If the Celtics were to waive Bird before his suspension plays out, I believe that they would have to pay out the complete remainder of his guarantee and then the suspension would apply at the beginning of any future contract he signs (if that ever were to happen).


Celtics' Tax Impact


We now get into an area that I'm somewhat more comfortable in. Boston has been walking a fine line around the luxury tax where they're currently $3,849,154 over. Many people assume that they will take steps before the end of the season to get under, barring any significant opportunity to improve the team that adds further salary.


Jabari Bird currently accounts for $1,349,383 against the taxable salary calculation as a drafted second year player.


If the team were to release him today, that amount would actually increase to $1,512,601 due to some arcane rules. It would also open a new roster spot. Teams must carry 14 full NBA players this season, so if they were to want to make any other moves in the future they may have to sign another player to fill that slot, adding further taxable salary.


If Bird is fined by the league, half of the amount of the fine will be taken out of his taxable salary amount.


If he is suspended, the amount that comes out of his tax value is not based on the 1/145th or 1/110th used for the actual salary docking. Instead, it is 50% of a straight-line proration of his cap value. For example, if he were suspended for half the season (41 games) it would cost him $502,947 in actual salary ($1,349,383 * (1/110) * 41) but from a tax perspective it would take $337,346 ($1,349,383 * (41/82) * 50%) off the Celtics' books.


For purely illustrative purposes, let's say that the league fines him $50,000 and suspends him for 25 games. The Celtics keep him under contract for those 25 games and then waive him as soon as the suspension ends. The tax value for his waived contract would be $1.28M.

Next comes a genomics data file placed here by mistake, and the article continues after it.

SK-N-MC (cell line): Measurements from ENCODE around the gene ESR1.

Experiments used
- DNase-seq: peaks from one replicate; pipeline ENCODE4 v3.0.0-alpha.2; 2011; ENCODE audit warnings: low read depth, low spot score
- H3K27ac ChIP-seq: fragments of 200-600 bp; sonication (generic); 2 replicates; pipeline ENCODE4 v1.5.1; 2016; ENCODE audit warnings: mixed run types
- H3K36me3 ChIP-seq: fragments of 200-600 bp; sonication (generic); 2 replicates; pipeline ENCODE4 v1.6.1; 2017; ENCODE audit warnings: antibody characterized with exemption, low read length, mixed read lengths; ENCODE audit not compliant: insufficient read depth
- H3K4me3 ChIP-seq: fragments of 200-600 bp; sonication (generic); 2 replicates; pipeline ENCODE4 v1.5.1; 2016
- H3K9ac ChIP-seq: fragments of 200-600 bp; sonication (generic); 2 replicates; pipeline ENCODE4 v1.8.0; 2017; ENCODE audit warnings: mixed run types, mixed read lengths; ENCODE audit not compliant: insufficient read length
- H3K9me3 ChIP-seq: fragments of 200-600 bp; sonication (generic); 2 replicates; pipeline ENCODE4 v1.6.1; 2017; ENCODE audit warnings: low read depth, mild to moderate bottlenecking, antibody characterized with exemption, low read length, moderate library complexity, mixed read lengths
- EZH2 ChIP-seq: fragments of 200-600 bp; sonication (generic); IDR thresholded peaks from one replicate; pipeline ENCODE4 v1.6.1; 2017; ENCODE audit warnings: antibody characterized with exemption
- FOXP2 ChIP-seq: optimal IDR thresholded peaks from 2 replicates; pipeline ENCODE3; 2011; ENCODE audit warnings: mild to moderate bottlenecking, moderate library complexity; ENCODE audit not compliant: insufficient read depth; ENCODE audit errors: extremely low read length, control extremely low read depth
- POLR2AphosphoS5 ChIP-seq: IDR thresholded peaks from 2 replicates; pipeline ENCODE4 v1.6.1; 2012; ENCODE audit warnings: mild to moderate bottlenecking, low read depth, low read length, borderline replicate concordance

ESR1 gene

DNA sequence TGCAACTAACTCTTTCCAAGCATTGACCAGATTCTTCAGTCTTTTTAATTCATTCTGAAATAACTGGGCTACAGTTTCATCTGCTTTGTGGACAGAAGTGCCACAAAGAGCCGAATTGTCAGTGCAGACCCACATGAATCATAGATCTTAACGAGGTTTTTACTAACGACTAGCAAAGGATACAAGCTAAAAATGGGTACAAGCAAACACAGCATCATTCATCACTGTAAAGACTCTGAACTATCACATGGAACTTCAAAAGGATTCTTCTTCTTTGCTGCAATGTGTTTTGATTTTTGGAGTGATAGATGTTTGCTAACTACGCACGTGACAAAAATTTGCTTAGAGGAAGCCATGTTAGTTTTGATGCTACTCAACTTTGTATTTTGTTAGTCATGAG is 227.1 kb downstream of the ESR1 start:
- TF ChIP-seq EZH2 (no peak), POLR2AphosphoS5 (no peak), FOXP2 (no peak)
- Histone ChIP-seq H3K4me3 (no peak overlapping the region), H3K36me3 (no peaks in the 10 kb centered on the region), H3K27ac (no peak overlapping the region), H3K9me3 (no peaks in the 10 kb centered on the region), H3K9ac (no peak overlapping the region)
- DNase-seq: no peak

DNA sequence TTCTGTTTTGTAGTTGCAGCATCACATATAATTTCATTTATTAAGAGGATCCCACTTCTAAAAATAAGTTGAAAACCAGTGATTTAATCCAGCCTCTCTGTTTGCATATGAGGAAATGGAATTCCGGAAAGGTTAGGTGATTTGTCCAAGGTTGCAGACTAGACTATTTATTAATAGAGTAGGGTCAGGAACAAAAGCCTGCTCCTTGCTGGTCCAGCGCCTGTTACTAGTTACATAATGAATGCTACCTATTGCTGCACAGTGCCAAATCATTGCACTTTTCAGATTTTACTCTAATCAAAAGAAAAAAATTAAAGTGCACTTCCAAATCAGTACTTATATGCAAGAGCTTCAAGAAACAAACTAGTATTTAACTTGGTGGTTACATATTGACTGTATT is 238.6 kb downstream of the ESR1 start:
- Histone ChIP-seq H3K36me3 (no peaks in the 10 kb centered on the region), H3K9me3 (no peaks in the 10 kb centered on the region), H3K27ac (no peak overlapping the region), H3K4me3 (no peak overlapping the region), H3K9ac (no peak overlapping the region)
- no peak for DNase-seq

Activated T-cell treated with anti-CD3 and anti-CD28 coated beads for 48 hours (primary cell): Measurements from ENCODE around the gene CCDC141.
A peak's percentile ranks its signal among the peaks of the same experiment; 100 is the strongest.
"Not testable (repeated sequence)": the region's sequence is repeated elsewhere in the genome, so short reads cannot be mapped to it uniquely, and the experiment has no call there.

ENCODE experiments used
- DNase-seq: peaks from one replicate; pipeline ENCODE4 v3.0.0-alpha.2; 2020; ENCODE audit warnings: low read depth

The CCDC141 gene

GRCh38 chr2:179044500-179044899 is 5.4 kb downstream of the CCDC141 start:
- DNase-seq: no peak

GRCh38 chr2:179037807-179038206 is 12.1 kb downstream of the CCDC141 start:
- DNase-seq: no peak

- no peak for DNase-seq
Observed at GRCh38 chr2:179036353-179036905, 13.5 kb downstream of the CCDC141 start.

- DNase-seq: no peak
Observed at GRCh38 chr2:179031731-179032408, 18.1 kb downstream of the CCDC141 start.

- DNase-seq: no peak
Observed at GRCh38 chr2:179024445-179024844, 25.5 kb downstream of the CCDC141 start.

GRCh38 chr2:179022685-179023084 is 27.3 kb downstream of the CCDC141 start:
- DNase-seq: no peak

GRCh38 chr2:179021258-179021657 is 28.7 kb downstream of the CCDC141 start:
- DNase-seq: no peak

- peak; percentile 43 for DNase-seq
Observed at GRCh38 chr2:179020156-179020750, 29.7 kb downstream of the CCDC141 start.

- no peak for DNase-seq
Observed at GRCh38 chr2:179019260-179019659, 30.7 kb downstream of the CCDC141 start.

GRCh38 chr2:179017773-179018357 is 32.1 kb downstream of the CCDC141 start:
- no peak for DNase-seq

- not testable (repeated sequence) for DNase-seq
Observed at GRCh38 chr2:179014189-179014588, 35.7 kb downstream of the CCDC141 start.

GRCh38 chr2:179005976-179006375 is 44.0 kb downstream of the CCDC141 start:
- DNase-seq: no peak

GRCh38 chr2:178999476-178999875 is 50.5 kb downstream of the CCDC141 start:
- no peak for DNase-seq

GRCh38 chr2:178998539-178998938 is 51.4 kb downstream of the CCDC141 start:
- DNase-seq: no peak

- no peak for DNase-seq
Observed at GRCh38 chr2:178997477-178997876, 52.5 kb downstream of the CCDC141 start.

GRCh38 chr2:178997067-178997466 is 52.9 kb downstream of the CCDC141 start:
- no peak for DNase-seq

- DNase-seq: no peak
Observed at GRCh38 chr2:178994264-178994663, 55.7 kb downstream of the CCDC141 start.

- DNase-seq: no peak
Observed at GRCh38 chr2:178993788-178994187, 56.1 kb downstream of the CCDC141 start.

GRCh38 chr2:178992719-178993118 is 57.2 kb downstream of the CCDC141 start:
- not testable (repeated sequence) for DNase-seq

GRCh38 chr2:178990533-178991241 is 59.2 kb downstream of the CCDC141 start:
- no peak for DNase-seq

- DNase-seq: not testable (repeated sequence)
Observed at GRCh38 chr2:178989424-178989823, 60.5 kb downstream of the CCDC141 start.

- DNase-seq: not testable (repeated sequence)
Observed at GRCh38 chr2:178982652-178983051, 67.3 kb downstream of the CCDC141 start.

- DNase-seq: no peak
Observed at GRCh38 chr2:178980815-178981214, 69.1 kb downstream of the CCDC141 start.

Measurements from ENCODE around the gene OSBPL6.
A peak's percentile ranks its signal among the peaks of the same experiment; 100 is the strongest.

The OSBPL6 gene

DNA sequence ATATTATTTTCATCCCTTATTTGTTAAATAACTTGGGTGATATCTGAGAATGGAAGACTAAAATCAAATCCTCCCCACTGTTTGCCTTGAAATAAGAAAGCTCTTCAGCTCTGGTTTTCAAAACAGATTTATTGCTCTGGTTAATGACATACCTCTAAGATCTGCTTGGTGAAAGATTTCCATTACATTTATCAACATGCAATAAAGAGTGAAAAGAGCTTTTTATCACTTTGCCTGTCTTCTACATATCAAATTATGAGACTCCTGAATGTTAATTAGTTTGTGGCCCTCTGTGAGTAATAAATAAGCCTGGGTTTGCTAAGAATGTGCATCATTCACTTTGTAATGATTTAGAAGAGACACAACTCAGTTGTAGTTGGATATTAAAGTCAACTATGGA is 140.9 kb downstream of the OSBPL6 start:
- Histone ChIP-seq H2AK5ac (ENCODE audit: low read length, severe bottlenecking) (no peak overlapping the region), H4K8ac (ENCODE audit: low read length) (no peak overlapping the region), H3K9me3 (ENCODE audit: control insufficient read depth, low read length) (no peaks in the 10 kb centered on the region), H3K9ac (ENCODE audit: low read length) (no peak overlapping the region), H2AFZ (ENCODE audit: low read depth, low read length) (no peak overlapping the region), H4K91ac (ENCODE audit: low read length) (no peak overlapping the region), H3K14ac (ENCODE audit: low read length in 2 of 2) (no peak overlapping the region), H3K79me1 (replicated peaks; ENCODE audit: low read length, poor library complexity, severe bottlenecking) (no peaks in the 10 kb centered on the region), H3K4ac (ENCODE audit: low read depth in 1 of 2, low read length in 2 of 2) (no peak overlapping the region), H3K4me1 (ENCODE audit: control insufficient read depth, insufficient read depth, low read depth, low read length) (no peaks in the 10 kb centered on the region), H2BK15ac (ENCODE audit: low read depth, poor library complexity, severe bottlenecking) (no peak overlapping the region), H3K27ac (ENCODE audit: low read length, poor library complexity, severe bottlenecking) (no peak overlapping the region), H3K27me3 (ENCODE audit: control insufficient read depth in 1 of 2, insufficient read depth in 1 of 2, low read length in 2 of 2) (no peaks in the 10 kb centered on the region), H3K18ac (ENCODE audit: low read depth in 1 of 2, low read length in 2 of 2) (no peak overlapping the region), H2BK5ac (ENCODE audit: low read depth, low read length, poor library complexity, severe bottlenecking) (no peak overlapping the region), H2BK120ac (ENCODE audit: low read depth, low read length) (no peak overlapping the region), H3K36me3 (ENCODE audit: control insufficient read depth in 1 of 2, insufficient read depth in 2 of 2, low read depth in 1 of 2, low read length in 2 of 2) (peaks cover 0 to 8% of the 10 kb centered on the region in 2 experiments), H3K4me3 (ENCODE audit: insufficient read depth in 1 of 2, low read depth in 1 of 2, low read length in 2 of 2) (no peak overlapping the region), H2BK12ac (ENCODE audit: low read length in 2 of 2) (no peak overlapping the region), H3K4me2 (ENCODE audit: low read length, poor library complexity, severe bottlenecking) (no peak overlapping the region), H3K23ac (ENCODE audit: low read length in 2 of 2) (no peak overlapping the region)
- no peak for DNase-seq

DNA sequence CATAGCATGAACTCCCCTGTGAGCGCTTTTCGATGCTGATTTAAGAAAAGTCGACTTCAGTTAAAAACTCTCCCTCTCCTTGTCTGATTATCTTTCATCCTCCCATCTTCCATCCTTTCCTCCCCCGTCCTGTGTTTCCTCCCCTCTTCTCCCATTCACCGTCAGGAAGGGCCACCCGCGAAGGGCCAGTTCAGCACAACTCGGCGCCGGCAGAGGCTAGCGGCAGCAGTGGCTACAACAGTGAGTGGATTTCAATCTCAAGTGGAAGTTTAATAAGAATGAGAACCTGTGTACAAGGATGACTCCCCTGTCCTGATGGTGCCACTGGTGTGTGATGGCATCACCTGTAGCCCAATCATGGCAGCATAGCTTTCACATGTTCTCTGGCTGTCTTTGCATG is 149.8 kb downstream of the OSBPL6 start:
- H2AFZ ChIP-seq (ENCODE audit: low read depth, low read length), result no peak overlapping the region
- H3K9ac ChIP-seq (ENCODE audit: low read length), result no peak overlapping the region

You get there by taking 50% of the fine, 50% of the prorated salary for 25 games, and subtracting that from the two season salary of $1,512,601 that waiving him would increase his default contract to. In that way, even a severe punishment (compared to what priors do exist) only cuts the C's taxable obligation by ~$70k.


For that reason, it's conceivable that the Celtics would keep him on the books (and maybe just ask him to stay away from the team) throughout the entire legal process. If he were found guilty of a felony they would have more clear grounds to void his contract entirely. There may still be grounds to void it months after being waived, but that would be some new legal dealings for the league, I think.


All of this just comes back to finances, though. It's entirely possible that the team will simply not want to deal with any of this and deem a straight release to be the best course of action, with the possibility for some other legal proceedings down the line. If they do plan to get under the tax line this season, having Bird in the calculation certainly makes things harder. Over the next few years, that could cost the franchise tens of millions in tax payments, repeater penalties, and losing out on a share of payments in.


Again, this is a much less important element of the story than the physical and mental health of the victim and the legal proceedings for Bird, but it is something that the team will have to wrangle with.